Rodrigo Velloso: And I think that's the real question, Connor. I mean, it is early and certainly that stat is impressive of adoption. But I don't know how much that stat has to do with the tech versus with the distribution and awareness factor, because every single technology that has come has been adopted faster. It's not like this is a new thing. You can make that graph. Facebook was adopted X times as fast as Twitter, which was inaudible... was adopted X times as fast, and Roblox, and so forth and so forth. So I don't know how much. I think the key question is to your point is how useful is it? How much time do people spend on it? How much does it become part of their everyday utility, and entertainment, whatever?

Conor Begley: Yeah. Okay. Well, let's get back to you. So I want to take a step back and just talk a little bit about your early days at YouTube. Obviously you were there during a period of time when it was really rising to prominence. And I also think YouTube is unique, particularly at the time in their embrace of the creator as a core component. It goes to something simple as revenue sharing. It was the first ones to actually do revenue sharing with the creators themselves. Talk about some of your earliest learnings from that space, and then just what that period was, that hyper growth.

Rodrigo Velloso: Yeah. I mean, YouTube, I think, and if I was lucky, I always say this, I mean, this is not my idea, Connor, opportunity is the combination of luck and experience or skill. And so I do think there was a big luck factor involved in my just being at the right place at the right time, which was around 2011, I want to say, that YouTube shifted its primary performance metric from views to watch time. So we were shifting from, hey, we want to have a billion views a day or month, I don't know how much it was, to a billion hours per that same time period.

Conor Begley: I remember hitting a billion hours a day a few years ago. It was four or five years ago. Billion hours a day on YouTube. It is a shocking number.

Rodrigo Velloso: inaudible... It's so hard to wrap your head around how much that actually is.

Conor Begley: It's a thousand millions. The one I really liked, I'm going to get the exact numbers wrong, but it was like, how long is a million seconds? It's like, oh, it's 23 hours. It's like, how long is a billion seconds? It's like, oh, that's like 30 years. It's like, what? Some obscene number. It's not that. It's a factor of a thousand X. But it was like, oh, shit. You go from a day to four years. It's like, what the heck? Anyways.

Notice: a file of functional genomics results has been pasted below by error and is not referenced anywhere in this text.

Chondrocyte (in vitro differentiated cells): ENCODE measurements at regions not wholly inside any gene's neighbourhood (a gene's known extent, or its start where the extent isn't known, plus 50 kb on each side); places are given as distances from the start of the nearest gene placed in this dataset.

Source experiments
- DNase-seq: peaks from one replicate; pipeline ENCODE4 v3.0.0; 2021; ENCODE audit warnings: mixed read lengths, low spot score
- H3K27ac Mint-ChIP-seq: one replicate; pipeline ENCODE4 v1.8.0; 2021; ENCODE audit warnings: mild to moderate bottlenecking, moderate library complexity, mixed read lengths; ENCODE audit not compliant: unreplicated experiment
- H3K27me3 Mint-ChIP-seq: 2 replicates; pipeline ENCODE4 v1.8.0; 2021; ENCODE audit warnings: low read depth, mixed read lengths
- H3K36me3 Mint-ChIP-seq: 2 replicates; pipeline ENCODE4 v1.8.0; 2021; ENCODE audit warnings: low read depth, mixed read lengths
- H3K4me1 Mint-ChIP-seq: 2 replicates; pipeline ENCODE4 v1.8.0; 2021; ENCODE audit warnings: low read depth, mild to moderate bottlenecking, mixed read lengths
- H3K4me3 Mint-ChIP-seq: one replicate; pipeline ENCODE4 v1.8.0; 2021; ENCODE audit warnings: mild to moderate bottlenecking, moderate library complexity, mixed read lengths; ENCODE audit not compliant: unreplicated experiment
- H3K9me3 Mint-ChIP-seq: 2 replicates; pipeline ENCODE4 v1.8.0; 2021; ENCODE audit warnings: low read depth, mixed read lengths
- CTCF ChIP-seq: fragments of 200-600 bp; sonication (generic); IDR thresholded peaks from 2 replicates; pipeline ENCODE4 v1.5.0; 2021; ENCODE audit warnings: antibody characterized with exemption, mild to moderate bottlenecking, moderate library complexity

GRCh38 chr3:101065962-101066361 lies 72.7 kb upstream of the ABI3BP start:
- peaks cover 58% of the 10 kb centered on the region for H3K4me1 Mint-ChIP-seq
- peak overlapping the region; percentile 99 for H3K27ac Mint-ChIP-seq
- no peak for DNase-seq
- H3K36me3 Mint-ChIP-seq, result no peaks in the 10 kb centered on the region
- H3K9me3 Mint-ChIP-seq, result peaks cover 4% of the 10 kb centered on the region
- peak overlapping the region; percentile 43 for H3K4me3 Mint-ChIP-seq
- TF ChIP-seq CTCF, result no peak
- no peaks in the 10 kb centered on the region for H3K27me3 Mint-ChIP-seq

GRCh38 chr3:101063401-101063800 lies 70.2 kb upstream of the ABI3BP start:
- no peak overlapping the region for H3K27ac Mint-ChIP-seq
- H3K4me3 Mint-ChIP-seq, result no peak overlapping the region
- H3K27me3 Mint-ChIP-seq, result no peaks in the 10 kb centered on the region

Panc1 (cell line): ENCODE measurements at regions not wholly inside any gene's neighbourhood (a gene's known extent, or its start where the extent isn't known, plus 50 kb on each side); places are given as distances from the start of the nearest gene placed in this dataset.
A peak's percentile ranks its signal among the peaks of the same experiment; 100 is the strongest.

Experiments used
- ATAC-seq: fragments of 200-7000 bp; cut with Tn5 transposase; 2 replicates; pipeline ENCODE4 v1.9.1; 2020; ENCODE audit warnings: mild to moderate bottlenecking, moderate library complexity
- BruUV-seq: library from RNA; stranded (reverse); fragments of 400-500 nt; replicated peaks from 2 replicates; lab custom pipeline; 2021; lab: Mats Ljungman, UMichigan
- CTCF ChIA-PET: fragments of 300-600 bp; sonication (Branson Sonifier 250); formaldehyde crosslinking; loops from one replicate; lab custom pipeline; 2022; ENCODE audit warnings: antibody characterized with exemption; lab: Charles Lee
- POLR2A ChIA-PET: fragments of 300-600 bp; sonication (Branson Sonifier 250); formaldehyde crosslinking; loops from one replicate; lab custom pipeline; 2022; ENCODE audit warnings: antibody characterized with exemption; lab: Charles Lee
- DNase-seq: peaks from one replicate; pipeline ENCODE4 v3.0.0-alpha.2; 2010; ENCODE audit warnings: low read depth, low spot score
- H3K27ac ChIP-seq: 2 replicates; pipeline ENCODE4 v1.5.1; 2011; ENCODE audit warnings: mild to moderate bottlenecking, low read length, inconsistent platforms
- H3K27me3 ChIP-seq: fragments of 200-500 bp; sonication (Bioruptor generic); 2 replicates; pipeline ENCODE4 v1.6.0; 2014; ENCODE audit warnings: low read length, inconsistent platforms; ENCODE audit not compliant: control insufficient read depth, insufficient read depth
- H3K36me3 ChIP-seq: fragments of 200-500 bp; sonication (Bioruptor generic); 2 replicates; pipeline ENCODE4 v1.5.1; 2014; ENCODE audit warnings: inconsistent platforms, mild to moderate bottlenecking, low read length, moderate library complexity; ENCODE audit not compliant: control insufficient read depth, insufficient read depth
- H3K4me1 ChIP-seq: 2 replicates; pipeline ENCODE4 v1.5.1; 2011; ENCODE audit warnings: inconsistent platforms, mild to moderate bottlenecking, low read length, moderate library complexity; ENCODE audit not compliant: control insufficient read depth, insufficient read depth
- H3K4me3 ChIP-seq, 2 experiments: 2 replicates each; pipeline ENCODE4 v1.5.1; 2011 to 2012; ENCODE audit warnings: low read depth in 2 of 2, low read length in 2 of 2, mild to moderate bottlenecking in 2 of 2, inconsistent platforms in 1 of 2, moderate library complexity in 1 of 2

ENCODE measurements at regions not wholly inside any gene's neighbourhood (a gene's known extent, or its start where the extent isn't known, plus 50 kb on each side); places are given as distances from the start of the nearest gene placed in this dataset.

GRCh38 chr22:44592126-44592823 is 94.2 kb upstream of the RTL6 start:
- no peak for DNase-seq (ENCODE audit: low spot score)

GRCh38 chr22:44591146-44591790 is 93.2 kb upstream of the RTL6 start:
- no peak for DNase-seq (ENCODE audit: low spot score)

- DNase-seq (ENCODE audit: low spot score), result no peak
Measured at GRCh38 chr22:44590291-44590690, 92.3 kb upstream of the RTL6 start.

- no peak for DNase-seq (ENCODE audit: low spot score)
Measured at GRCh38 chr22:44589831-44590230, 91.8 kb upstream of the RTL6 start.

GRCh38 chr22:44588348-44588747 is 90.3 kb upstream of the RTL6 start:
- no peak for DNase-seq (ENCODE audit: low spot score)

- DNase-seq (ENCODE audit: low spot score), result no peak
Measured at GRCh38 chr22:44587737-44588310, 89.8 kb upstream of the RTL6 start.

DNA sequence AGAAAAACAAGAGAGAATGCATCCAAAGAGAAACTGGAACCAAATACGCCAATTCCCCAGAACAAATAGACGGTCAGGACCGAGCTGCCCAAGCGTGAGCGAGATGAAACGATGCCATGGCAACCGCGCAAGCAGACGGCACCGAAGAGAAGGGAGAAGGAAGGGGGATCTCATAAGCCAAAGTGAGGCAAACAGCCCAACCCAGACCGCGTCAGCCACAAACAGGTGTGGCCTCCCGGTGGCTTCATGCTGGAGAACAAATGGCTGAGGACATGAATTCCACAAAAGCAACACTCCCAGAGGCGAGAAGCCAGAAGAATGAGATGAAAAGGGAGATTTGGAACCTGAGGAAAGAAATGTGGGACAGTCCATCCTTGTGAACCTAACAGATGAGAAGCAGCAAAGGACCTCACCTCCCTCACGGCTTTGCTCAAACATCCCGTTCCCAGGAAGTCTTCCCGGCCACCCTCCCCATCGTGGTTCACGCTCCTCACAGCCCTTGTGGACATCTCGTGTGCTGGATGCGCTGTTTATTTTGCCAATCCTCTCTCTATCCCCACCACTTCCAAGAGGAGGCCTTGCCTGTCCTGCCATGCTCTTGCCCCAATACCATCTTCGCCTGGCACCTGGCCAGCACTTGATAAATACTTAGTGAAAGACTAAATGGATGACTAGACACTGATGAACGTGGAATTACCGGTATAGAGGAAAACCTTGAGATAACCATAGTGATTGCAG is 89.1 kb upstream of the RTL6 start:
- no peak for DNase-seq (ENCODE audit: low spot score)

Rodrigo Velloso: Crazy. So that shift actually really changed our view of the business. And gaming, which was an interesting vertical, it was maybe number seven or eight in terms of viewership, it really popped when we started looking in terms of hours, because the videos were long and people watched them for just a long time. And so I was tapped to figure out what content and content partnerships look like for that vertical or should look like, because our mission as the content team was to bring on content that would grow viewership, or in this case now going forward, hours, watch time, and subsequently bring in revenues through that time, whether ads or otherwise. And so, as a strategy guy who's coming from media, coming from that universe, it did not take me long to realize a couple of key things about this. One, this was entirely new content. This stuff didn't really exist on TV. It didn't really exist in any traditional media. Well, yes, in Korea it did, but I only found out about that later. So up until that point, gaming for me was a topic that I would see covered in men's magazines, and maybe there was one or two small dedicated hobby titles in the traditional media space. So entirely new content genre, let's call it that, was the number one realization. And the number two realization was, okay, well who's driving the viewership of this new genre? It's not the game publishers. It's not the game media companies. It wasn't even the pro tournaments and the sports vibe thing. We explored all those hypothesis and came to an understanding that it was these independent, individual creators driving over 90% of that viewership. And that was really an amazing realization. It's not like we weren't aware that... The term creator economy did not exist at that point. Obviously as YouTube, it's like, it's YouTube. It's you broadcast yourself was the old inaudible... Was absolutely about giving individuals a voice or a channel from distribution of video content. And we certainly understood that there was burgeoning ecosystems of creators, separate independent creators in lots of different spaces, from comedy to fashion and beauty. So it's not like we didn't understand that. But generally speaking, in every other vertical, over 50% of the viewership was being driven not by those creators, it was being driven by traditional content. So you think of music, for example. Music was probably the number one, probably still is the number one vertical. Lots of repeat listening, repeat viewing of music content. So that really drives that volume. And when you look at music, a lot of the work that was being done was saying, okay, well, A, it's people taking traditional music and putting them on other types of content to enhance that content. So a big chunk of the business was just identifying that stuff and monetizing it on behalf of the labels or the true owner, the artists, or the label or whoever was managing the rights. But of when you look at original content, most of it was still being put out and created by the traditional media industry. And of course there was a growing in the artist movement, and it's still growing. But I would say, I would argue today, even today, it's still majority traditional media industry driven. So gaming, I think was the first vertical where we started saying, actually this vertical, our largest partners are creators, they're not traditional companies. So we, as the direct partnerships team, needs to start working directly with creators. And I'm not sure if that was the start of that at YouTube. I believe it was. It was one of my partner managers was one of the first on the direct team to work only with creators. But that was, for me, certainly the wake- up call that things are changing, completely new genre of content, completely new class of enterprise behind it, whatever you want to call it. Enterprise, I say the initiative to take that and make that a livelihood in a business. And that was just fascinating to me. So that put me on the path that I'm still on.